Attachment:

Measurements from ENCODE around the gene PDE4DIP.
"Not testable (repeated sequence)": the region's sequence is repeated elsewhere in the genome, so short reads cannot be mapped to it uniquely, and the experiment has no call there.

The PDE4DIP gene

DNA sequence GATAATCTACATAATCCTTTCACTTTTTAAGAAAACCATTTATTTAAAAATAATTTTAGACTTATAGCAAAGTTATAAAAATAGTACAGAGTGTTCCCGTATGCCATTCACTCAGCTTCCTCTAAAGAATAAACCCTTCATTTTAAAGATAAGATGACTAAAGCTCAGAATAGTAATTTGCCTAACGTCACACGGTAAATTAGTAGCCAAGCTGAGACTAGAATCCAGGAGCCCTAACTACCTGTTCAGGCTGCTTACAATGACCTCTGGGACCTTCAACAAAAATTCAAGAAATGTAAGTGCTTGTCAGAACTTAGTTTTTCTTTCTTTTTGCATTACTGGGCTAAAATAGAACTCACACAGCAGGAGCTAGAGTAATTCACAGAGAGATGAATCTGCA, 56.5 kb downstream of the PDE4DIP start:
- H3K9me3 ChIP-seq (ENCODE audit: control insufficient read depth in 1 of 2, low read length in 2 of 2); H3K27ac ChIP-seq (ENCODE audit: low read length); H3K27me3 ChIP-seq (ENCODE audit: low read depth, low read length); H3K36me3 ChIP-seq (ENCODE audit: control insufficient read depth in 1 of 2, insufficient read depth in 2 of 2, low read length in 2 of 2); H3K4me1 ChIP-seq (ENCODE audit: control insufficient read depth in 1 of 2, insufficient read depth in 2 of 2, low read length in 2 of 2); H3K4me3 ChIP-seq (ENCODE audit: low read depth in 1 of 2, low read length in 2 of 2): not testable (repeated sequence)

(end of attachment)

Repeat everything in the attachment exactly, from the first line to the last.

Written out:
Measurements from ENCODE around the gene PDE4DIP.
"Not testable (repeated sequence)": the region's sequence is repeated elsewhere in the genome, so short reads cannot be mapped to it uniquely, and the experiment has no call there.

The PDE4DIP gene

DNA sequence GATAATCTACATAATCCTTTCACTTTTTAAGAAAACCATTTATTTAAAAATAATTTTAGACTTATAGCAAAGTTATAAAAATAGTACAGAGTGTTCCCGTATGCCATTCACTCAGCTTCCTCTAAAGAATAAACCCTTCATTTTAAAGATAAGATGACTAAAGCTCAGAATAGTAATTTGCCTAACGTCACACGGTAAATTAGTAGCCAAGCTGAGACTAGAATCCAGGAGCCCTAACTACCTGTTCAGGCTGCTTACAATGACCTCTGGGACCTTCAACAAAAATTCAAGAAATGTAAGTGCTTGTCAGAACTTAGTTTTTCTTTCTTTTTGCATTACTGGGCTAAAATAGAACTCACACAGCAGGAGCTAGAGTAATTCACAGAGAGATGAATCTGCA, 56.5 kb downstream of the PDE4DIP start:
- H3K9me3 ChIP-seq (ENCODE audit: control insufficient read depth in 1 of 2, low read length in 2 of 2); H3K27ac ChIP-seq (ENCODE audit: low read length); H3K27me3 ChIP-seq (ENCODE audit: low read depth, low read length); H3K36me3 ChIP-seq (ENCODE audit: control insufficient read depth in 1 of 2, insufficient read depth in 2 of 2, low read length in 2 of 2); H3K4me1 ChIP-seq (ENCODE audit: control insufficient read depth in 1 of 2, insufficient read depth in 2 of 2, low read length in 2 of 2); H3K4me3 ChIP-seq (ENCODE audit: low read depth in 1 of 2, low read length in 2 of 2): not testable (repeated sequence)